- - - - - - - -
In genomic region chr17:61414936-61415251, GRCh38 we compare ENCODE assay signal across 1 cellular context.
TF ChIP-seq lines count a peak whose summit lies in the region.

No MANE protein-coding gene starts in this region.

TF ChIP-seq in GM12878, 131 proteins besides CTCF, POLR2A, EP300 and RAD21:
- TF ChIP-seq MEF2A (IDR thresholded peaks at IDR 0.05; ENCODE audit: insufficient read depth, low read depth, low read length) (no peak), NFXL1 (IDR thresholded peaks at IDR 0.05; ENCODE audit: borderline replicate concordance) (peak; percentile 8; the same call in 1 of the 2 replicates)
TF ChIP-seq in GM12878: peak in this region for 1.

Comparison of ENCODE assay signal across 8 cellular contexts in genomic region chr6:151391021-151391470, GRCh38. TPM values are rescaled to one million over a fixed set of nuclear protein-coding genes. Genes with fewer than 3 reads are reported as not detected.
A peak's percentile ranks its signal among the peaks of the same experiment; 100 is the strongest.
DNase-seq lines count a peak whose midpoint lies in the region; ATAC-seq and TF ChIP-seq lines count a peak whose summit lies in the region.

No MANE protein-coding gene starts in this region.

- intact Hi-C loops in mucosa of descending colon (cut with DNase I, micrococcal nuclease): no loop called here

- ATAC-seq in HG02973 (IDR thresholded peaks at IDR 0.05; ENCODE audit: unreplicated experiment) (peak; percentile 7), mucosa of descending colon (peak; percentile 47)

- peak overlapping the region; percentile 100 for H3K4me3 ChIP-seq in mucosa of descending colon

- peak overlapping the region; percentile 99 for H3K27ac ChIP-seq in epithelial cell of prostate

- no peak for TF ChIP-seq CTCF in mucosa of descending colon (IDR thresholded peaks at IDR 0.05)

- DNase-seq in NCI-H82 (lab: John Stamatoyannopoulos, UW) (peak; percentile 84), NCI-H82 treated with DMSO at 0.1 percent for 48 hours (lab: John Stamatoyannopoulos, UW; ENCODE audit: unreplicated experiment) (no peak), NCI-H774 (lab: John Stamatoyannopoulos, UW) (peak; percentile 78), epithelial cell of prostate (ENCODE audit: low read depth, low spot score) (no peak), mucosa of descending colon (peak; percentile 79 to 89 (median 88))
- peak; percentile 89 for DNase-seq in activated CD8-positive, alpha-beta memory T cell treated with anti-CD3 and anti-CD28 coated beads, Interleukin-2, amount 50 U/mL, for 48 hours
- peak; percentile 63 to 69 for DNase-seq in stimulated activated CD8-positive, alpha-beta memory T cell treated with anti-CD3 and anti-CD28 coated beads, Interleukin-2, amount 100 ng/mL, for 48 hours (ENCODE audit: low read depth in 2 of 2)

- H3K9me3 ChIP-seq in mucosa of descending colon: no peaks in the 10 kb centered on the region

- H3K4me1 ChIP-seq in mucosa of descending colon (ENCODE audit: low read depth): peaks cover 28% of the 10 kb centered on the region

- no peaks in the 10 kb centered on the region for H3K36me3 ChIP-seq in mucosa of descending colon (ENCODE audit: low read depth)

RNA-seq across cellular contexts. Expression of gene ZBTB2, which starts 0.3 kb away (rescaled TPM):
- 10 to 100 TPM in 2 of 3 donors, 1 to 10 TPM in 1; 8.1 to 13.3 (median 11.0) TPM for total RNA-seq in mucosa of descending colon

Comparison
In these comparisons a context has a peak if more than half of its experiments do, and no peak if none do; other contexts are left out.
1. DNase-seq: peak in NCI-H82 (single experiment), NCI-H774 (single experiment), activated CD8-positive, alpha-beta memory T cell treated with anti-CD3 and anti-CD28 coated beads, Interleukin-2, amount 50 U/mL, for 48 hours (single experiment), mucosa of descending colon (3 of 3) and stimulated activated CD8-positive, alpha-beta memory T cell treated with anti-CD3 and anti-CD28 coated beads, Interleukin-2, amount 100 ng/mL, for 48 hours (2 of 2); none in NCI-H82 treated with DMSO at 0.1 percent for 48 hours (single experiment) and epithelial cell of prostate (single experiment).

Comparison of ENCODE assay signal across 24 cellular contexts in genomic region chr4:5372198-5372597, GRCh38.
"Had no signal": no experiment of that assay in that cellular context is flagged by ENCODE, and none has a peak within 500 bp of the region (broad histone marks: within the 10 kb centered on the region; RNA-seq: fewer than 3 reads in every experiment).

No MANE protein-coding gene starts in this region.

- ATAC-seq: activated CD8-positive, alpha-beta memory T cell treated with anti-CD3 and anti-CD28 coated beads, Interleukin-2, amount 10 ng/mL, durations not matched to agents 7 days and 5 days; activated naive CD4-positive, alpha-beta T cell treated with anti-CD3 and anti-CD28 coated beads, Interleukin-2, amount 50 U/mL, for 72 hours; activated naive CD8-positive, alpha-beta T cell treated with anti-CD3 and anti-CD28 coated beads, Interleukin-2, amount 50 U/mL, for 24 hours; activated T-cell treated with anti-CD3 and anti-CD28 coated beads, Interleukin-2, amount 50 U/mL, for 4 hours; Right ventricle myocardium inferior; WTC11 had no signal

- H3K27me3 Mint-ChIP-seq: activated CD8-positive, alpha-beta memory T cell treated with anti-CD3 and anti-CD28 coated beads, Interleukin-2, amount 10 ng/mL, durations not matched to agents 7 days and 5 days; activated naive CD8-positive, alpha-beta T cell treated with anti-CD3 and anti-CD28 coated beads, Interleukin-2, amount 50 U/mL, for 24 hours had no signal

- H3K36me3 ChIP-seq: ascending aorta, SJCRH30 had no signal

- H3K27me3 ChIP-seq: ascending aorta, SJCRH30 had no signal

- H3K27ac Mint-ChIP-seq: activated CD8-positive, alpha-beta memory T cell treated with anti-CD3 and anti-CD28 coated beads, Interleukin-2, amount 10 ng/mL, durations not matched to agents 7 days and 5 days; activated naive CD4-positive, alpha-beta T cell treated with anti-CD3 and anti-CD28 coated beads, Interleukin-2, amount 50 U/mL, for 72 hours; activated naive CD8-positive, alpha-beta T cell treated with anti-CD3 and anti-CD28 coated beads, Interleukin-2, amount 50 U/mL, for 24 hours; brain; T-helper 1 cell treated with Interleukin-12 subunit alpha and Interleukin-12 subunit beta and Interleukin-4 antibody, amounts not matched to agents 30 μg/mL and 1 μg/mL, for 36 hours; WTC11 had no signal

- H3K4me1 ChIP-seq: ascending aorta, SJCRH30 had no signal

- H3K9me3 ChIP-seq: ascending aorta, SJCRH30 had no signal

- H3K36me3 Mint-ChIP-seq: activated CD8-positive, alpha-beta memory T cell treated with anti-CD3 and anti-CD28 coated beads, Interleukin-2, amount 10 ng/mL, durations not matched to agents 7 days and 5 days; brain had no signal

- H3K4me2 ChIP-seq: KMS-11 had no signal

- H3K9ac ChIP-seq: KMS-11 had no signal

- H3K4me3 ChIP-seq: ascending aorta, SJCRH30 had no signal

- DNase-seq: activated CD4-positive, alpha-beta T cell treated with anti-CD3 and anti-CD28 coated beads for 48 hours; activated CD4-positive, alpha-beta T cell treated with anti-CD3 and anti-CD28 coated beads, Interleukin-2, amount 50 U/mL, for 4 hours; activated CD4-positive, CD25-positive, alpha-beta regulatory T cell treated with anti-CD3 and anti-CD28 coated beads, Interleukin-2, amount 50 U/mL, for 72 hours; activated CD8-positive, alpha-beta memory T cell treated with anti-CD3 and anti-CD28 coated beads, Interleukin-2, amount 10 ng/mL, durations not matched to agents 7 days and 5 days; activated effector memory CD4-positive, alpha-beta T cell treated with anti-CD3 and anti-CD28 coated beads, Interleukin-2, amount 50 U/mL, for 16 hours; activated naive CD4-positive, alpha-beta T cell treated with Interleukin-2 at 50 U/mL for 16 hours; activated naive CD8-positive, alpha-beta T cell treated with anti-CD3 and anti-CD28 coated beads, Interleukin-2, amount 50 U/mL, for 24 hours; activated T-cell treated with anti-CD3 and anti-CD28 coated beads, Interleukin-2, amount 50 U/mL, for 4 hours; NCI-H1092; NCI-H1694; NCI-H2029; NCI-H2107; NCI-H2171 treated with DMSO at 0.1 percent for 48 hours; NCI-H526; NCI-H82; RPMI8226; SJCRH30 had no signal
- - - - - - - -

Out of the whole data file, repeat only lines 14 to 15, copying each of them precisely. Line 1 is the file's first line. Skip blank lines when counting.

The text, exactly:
- peak overlapping the region; percentile 99 for H3K27ac ChIP-seq in epithelial cell of prostate

- no peak for TF ChIP-seq CTCF in mucosa of descending colon (IDR thresholded peaks at IDR 0.05)